[Alan Turing] also had a trait, so common among innovators, that was charmingly described by his biographer Andrew Hodges: “Alan was slow to learn that indistinct line that separated initiative from disobedience.”
But the main lesson to draw from the birth of computers is that innovation is usually a group effort, involving collaboration between visionaries and engineers and that creativity comes from drawing on many sources. Only in story books do inventions come like a thunderbolt, or a lightbulb popping out of the head of a lone individual in a basement or garret or garage.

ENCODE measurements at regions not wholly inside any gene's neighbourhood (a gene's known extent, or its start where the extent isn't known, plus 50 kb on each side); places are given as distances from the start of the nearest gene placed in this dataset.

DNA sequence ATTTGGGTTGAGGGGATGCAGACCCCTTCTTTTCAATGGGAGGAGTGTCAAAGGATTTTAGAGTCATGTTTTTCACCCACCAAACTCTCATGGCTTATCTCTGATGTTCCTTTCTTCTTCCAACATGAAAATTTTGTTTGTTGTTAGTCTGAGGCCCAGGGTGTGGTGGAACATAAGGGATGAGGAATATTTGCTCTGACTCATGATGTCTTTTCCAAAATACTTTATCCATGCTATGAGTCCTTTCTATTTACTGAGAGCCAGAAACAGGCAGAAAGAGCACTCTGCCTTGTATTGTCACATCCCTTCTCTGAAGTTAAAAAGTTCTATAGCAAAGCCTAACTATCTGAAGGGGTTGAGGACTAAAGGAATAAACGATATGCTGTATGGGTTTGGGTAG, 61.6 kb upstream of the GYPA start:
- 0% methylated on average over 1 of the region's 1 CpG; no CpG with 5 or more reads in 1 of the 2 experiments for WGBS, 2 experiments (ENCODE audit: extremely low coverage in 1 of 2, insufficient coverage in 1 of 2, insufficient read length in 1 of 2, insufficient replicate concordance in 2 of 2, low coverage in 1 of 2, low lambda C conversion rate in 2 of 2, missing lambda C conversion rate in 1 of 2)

On writing: Every evening Grace Hopper read to Howard Aiken the pages she had written that day, which helped her learn a simple trick of good writers: He pointed out that if you stumble when you try to read it aloud, you’d better fix that sentence. Every day I had to read five pages of what I had written. Her sentences became simple, crisp, and clear.